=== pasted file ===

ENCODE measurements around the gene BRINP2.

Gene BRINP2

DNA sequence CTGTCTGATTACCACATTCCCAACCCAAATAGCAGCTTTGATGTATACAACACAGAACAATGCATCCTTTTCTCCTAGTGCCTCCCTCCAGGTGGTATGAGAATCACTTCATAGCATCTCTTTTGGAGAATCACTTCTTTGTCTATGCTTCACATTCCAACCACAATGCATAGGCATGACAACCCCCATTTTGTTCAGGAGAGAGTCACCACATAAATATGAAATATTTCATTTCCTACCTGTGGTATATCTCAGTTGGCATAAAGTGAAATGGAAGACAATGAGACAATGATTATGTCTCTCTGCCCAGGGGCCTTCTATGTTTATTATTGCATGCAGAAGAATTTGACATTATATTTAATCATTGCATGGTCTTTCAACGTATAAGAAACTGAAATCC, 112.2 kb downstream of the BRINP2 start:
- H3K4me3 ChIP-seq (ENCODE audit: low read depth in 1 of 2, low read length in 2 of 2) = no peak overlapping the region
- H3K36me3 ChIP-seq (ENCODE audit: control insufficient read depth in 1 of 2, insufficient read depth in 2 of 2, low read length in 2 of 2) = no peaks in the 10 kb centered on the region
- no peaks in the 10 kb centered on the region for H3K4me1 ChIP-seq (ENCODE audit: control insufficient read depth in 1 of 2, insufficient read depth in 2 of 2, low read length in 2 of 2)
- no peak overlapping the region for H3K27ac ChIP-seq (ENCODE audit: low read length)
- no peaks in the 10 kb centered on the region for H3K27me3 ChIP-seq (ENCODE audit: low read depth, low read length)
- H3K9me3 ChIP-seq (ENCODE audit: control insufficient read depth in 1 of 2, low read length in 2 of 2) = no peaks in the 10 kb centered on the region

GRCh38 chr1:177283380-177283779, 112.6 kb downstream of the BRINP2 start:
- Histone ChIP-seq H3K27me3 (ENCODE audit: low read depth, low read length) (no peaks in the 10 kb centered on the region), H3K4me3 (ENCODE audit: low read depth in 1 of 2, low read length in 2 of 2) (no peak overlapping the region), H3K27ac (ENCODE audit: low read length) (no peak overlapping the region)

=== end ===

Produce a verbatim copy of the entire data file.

ENCODE measurements around the gene BRINP2.

Gene BRINP2

DNA sequence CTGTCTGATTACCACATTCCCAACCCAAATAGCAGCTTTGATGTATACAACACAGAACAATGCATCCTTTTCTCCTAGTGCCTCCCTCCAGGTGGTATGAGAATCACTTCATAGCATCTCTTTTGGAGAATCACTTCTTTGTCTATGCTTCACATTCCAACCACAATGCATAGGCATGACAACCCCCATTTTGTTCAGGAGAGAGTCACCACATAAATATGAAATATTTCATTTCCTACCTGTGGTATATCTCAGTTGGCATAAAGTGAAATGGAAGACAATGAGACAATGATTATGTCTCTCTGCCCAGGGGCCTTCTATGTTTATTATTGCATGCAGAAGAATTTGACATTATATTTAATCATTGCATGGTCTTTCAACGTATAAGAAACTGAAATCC, 112.2 kb downstream of the BRINP2 start:
- H3K4me3 ChIP-seq (ENCODE audit: low read depth in 1 of 2, low read length in 2 of 2) = no peak overlapping the region
- H3K36me3 ChIP-seq (ENCODE audit: control insufficient read depth in 1 of 2, insufficient read depth in 2 of 2, low read length in 2 of 2) = no peaks in the 10 kb centered on the region
- no peaks in the 10 kb centered on the region for H3K4me1 ChIP-seq (ENCODE audit: control insufficient read depth in 1 of 2, insufficient read depth in 2 of 2, low read length in 2 of 2)
- no peak overlapping the region for H3K27ac ChIP-seq (ENCODE audit: low read length)
- no peaks in the 10 kb centered on the region for H3K27me3 ChIP-seq (ENCODE audit: low read depth, low read length)
- H3K9me3 ChIP-seq (ENCODE audit: control insufficient read depth in 1 of 2, low read length in 2 of 2) = no peaks in the 10 kb centered on the region

GRCh38 chr1:177283380-177283779, 112.6 kb downstream of the BRINP2 start:
- Histone ChIP-seq H3K27me3 (ENCODE audit: low read depth, low read length) (no peaks in the 10 kb centered on the region), H3K4me3 (ENCODE audit: low read depth in 1 of 2, low read length in 2 of 2) (no peak overlapping the region), H3K27ac (ENCODE audit: low read length) (no peak overlapping the region)